Elanco school board

Rodney Jones and other Eastern Lancaster County school board members discuss a student privacy policy Monday, May 13, 2019.

Perhaps the most notable names on Tuesday’s Republican primary ballot in Eastern Lancaster County were those that were missing.

Rodney Jones and Melissa Readman, two incumbents with 16 years of combined school board experience, did not run for re-election this year.

Their votes against a student privacy policy that would force transgender students to use bathrooms and locker rooms that adhere to their biological sex may be the reason why.

Neither Jones nor Readman earned the local Republican Party’s endorsement, despite being endorsed in previous elections. The committee instead chose five who support separation by biological sex.

“I’m upset. I’m angry,” Jones said. “I don’t believe that the local Republican committee reflects the views of the community in its entirety.”

While area party chair Chris Buck said endorsement decisions weren’t based on a single issue, the biological sex debate “certainly played a role in whether a candidate was endorsed or not endorsed.”

Being an incumbent, he added, “doesn’t mean you are getting rubber-stamped in.”

In total, 10 people sought the Republican nomination, Buck said.

“All of them were extremely qualified, and there are some, just like anything, that are more qualified than others,” he said.


‘A bargaining chip’

Jones, a 53-year-old head of sales for a medical device company called XVIVO Perfusion, said he was disturbed when he discovered he wasn’t endorsed.

The committee, he said, has used the transgender issue “as a bargaining chip for who they were going to endorse and who they weren’t going to endorse.”

Among board members, Jones has been the most vocally opposed to the controversial biological sex provision in its student privacy policy. He fears a legal battle might ensue because of it — a battle, according to current case law, the district could very well lose, legal experts have said.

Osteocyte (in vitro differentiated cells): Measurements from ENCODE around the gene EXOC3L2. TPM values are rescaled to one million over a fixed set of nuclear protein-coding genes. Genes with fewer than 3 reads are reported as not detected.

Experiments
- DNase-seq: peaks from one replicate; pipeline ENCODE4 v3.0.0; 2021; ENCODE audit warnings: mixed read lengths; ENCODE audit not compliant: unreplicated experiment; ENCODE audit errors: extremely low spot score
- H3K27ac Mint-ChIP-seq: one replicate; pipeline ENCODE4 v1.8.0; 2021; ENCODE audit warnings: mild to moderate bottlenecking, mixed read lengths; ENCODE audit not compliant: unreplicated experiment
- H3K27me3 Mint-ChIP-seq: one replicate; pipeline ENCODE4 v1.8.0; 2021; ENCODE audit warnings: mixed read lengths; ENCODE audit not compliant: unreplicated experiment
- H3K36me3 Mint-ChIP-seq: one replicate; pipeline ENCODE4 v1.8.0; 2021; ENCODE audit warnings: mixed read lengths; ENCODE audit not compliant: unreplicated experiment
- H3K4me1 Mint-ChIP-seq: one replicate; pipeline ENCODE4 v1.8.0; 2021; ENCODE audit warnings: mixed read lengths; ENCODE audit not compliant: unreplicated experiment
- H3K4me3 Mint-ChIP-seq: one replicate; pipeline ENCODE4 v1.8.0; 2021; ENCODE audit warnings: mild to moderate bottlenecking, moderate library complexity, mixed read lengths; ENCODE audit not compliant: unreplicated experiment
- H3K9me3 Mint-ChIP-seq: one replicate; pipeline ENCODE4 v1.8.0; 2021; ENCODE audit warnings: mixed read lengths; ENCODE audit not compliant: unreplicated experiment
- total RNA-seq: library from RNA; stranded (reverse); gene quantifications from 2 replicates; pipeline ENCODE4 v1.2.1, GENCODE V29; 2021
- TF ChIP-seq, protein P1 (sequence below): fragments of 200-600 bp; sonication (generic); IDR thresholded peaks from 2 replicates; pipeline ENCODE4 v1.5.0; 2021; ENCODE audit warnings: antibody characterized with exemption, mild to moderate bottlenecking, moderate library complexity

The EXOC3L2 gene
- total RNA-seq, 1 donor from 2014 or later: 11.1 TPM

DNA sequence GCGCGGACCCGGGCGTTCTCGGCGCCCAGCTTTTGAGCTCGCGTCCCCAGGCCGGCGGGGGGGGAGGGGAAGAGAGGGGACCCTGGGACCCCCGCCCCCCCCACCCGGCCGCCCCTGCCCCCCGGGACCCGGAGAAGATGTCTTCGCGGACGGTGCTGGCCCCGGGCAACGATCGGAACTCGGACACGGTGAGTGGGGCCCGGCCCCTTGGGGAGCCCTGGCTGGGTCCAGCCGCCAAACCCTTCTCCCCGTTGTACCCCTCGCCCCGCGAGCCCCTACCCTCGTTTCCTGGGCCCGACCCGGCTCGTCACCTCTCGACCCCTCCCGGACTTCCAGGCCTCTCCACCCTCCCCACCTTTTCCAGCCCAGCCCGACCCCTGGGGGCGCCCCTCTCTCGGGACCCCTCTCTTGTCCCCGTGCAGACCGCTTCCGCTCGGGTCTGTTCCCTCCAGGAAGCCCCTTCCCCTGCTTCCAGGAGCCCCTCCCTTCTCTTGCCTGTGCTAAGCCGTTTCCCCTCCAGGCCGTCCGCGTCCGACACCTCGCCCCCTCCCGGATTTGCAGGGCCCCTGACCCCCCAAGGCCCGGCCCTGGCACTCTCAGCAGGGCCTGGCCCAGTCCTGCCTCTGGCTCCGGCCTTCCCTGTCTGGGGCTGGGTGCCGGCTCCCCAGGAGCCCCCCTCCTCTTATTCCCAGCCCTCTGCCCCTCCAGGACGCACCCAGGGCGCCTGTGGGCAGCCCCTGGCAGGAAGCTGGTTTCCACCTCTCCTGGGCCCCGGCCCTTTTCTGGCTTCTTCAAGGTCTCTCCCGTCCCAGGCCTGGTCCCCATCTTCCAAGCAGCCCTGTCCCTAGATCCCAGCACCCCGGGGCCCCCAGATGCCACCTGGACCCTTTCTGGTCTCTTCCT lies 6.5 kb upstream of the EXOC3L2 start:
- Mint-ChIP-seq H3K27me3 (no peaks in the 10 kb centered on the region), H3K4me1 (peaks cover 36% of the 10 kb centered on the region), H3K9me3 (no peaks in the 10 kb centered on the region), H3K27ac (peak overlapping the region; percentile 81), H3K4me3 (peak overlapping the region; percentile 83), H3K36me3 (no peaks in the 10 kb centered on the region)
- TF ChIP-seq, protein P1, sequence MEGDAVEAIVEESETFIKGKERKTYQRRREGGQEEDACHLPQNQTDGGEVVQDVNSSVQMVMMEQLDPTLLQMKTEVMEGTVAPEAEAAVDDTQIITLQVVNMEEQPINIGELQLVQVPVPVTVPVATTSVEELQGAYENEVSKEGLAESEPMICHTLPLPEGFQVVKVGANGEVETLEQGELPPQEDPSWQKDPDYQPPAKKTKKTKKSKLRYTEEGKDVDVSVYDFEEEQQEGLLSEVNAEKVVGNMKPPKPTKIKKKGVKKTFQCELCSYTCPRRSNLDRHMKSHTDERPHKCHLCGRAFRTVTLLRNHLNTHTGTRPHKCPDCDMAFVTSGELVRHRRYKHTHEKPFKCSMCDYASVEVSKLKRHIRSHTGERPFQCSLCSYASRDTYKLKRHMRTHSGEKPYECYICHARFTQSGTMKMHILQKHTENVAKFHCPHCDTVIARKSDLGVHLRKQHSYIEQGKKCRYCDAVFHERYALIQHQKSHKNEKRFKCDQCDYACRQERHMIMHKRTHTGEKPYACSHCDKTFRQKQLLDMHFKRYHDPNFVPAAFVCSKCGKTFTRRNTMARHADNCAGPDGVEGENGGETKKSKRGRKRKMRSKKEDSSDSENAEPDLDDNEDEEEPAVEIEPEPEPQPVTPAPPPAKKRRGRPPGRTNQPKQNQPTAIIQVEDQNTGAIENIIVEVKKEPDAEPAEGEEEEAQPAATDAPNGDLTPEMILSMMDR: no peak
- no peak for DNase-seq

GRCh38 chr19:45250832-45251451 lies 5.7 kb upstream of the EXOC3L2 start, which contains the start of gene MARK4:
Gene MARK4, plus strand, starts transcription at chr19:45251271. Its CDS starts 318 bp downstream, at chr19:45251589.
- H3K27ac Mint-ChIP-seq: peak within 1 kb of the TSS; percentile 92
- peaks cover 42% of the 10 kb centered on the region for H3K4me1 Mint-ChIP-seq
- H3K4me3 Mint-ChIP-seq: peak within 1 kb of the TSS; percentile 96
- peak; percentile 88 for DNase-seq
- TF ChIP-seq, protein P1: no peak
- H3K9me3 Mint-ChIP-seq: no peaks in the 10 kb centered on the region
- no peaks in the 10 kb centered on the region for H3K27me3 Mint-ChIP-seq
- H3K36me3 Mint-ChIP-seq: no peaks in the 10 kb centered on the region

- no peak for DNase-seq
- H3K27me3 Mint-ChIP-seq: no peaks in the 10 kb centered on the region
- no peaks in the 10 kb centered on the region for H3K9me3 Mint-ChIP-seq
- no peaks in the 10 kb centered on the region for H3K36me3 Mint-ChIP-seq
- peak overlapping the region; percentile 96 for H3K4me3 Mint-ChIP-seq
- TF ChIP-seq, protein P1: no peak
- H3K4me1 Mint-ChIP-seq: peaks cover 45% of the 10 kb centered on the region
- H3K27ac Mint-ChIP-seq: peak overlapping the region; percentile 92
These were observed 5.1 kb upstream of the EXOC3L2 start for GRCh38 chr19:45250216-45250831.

The Elanco community has argued over the issue for months, but many members of its conservative base agree that a lawsuit might be worth protecting the community’s traditional values.

It’s not “man’s court” that matters, as one resident put it at a recent meeting — it’s “God’s court.”

Regardless of his personal beliefs, Jones said, the right decision as a board member is to follow the law.


‘Disheartened’

Readman said she has simply tried to “gather information, process the information and make the best decision” regardless of what people tell her.

“I do not feel like I was elected to be a puppet to the people,” she said.

Asked why she thinks she wasn’t endorsed, the 58-year-old preschool teacher said, “I can only go by what I was told” — that it was “very close.”

“What I might infer into that is up to me,” she said.

Readman said she’s upset by how much this issue has been politicized.

She’s also “disheartened” by the negative — and, at times, hateful — emails she’s received from community members.

“It’s been a very eye-opening experience to what public service can be like,” she said.

Both Jones and Readman could have run without the endorsement, but they expressed concern over the time and money necessary to run their own campaigns.